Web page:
is for Bias
Bias occurs when an author incorporates his or her own beliefs into a piece of writing. Incorporating elements of a person’s social, political, religious and life experience, bias can be as explicit as arguing a single side of a conflict or as implicit as omitting evidence that doesn’t conform to an author’s worldview.
Many years ago, I engaged with a self-described bottle-hunter online. I wrote a totally unsolicited email to him chastising for what I considered looting behaviours–“recovering” artifacts from known archaeological sites for their resale value. An active archaeologist at the time, my bias was toward preserving the archaeological record, admiring cultural remains for their intrinsic and historic value, and fostering the same respect in others. My newly discovered nemesis insisted that, since most of the bottles he collected were from backwoods and beaches that were not parts of the existing record and therefore had no provenance, the bottles were okay to collect. I argued that the only reason there was no provenance was because people like him picked up and sold the artifacts rather than reporting them to the proper authorities. In the end, both of us were so mired in our personal, political, social and educational bias, no amount of back and forth was about to change either of our minds and we eventually gave up the fight.
I’m still fighting the good fight, trying to persuade others to see things clearly (that’s my way, in case you’re wondering) via my writing. The following excerpt imagines how one might feel after arriving on site after pot hunters have finished with it. It’s from an unfinished manuscript tentatively called The Next Coming Race:
We’d arrived on site too late.
I surveyed the marred landscape, barely able to breathe, mired in the horror of it, unable to look away. Craters the size of meteorites; random piles of dirt peppered the grass like shrapnel. A gentle hand on my shoulder broke the trance. “Oh, Moll,” Palmer, my husband, said, barely above a whisper. “I’m sorry.” He squeezed my shoulder. Numb, immobile, unable to manage even the slightest nod, I said nothing.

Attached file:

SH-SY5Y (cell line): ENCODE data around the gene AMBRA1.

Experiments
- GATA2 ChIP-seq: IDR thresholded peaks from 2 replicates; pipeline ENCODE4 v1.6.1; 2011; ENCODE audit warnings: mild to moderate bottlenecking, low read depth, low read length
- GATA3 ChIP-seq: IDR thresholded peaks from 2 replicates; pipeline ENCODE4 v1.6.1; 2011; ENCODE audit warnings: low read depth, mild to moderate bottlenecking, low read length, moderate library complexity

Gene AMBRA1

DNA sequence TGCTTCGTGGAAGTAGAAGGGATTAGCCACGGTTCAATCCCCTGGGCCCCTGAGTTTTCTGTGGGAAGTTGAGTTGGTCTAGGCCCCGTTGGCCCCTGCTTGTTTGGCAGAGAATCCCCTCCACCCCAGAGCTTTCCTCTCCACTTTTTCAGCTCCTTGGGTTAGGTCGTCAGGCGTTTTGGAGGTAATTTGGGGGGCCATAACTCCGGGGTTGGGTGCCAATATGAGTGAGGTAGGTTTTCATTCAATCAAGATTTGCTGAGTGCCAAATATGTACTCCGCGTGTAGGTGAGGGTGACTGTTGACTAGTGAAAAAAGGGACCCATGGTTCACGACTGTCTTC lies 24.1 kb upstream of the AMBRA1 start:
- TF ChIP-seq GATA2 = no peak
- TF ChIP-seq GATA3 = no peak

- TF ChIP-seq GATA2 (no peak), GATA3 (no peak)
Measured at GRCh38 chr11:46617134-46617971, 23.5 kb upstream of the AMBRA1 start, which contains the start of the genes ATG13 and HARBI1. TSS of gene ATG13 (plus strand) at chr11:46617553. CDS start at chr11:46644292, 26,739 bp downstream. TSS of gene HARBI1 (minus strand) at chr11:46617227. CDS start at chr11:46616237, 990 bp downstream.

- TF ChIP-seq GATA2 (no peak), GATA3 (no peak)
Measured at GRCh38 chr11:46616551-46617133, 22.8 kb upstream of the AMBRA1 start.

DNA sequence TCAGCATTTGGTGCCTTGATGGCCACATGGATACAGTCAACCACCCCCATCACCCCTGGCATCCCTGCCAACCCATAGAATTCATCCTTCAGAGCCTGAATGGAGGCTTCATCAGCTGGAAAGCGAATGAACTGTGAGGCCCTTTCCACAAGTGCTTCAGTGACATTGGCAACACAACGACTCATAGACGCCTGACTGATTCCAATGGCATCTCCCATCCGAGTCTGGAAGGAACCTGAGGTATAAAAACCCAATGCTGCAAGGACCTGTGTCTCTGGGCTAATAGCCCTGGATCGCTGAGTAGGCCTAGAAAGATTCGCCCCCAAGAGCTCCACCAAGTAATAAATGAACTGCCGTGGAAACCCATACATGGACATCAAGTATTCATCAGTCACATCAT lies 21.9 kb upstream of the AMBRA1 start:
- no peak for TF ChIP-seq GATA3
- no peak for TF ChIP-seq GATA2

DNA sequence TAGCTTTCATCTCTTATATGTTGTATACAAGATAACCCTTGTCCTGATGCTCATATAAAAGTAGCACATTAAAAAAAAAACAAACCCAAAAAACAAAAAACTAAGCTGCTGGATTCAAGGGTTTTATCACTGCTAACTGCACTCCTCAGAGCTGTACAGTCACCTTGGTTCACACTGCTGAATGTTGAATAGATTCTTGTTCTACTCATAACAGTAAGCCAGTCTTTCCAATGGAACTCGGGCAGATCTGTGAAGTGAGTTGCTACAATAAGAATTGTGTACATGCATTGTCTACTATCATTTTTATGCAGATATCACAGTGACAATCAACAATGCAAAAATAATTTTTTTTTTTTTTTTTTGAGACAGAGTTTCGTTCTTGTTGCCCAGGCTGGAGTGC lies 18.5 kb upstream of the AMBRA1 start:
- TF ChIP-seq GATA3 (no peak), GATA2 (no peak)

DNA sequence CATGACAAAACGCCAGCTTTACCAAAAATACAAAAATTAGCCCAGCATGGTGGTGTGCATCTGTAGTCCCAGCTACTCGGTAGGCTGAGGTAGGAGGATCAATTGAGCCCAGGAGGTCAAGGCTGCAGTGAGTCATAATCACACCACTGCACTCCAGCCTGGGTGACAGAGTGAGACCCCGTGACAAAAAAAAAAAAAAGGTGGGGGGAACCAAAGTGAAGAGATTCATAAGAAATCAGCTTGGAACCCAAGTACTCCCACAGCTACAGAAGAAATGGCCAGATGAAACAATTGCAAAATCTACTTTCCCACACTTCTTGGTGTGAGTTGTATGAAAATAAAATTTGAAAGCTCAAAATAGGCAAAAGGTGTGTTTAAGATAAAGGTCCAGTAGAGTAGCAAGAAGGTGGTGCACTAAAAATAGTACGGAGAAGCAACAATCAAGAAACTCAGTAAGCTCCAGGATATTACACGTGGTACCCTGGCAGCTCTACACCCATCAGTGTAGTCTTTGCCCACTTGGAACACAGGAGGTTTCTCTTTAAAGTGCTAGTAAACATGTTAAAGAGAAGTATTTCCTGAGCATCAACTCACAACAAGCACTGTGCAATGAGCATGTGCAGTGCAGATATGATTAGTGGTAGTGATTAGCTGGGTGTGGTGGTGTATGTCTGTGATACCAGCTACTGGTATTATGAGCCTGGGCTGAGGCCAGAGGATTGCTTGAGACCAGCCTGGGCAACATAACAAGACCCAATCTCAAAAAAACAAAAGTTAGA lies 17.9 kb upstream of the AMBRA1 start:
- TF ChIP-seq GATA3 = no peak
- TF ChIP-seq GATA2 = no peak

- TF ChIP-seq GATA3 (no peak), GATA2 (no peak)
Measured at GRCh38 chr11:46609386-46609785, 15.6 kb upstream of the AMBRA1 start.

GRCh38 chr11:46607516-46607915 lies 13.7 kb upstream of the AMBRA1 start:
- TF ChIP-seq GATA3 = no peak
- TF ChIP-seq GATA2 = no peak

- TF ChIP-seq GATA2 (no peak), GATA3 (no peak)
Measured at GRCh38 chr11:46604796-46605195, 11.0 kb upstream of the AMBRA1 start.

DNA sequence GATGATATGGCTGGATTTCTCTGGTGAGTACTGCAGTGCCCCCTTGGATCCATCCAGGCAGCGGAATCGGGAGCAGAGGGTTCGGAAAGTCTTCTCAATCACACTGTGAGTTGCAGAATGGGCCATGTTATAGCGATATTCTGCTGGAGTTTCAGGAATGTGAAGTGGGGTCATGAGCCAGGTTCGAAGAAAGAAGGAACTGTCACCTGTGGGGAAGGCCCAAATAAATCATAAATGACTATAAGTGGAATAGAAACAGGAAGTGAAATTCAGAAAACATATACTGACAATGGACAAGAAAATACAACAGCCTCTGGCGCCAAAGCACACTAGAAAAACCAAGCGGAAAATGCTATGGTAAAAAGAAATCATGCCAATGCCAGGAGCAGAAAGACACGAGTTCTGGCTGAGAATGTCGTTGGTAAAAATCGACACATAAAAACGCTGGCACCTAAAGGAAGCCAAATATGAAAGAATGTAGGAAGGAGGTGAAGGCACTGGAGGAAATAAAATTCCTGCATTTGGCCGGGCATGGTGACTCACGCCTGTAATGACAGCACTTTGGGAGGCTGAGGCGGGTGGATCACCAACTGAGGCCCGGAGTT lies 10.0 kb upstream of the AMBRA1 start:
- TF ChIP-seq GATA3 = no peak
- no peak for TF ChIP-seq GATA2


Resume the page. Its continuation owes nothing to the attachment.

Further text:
“You okay?” he asked. I felt the warmth of his breath on the back of my neck, imagined his words edged with a fine cloud of mist hanging in the air between us. He placed his other hand on my other shoulder, and attempted to draw me near. Though I longed for solace in the shelter of his embrace, the shock of the potential archaeological site, ruined, kept hold.
One by one the members of our failed rescue attempt muttered their goodbyes until there were only Palmer, Michael and myself left.
I turned to face Palmer. He smiled. Those were his scruffy years. Clean shaven and hair close cropped since I’d met him, he’d taken to wearing his beard grown, but marginally so. His hair had grown in salt and pepper, and wavy. He kept it long, just this side of needing a cut. I’m not complaining, mind you; I’ve always liked a man in a beard. Combine that look with his dark, watery eyes, add a billowy shirt, and Palmer’d be at home on the cover of any romance novel, I used to think. I worried the look was a sign he was in the throes of a mid-life crisis, but God-forbid I’d ever say that to him—at more than fifteen years’ my senior, Palmer was a little touchy about his age.
That night he wore a dark pea coat, the collar hiked up around his neck as if about to head asea. He shoved his hands into his pockets, shoulders raised nearly to his ears, and asked, “Timmy’s?” Michael, Detective Constable Michael Crestwood of the Metropolitan Toronto Police Department, nodded his assent.
“I need something with more caffeine,” I said. “Second Cup anyone?”
What would you do if you found an abandoned artifact washed up by the side of a cottage country lake? Would you notify the local archaeological association, or cultivate it for your own collection? Post your thoughts or opinions in the comments section below.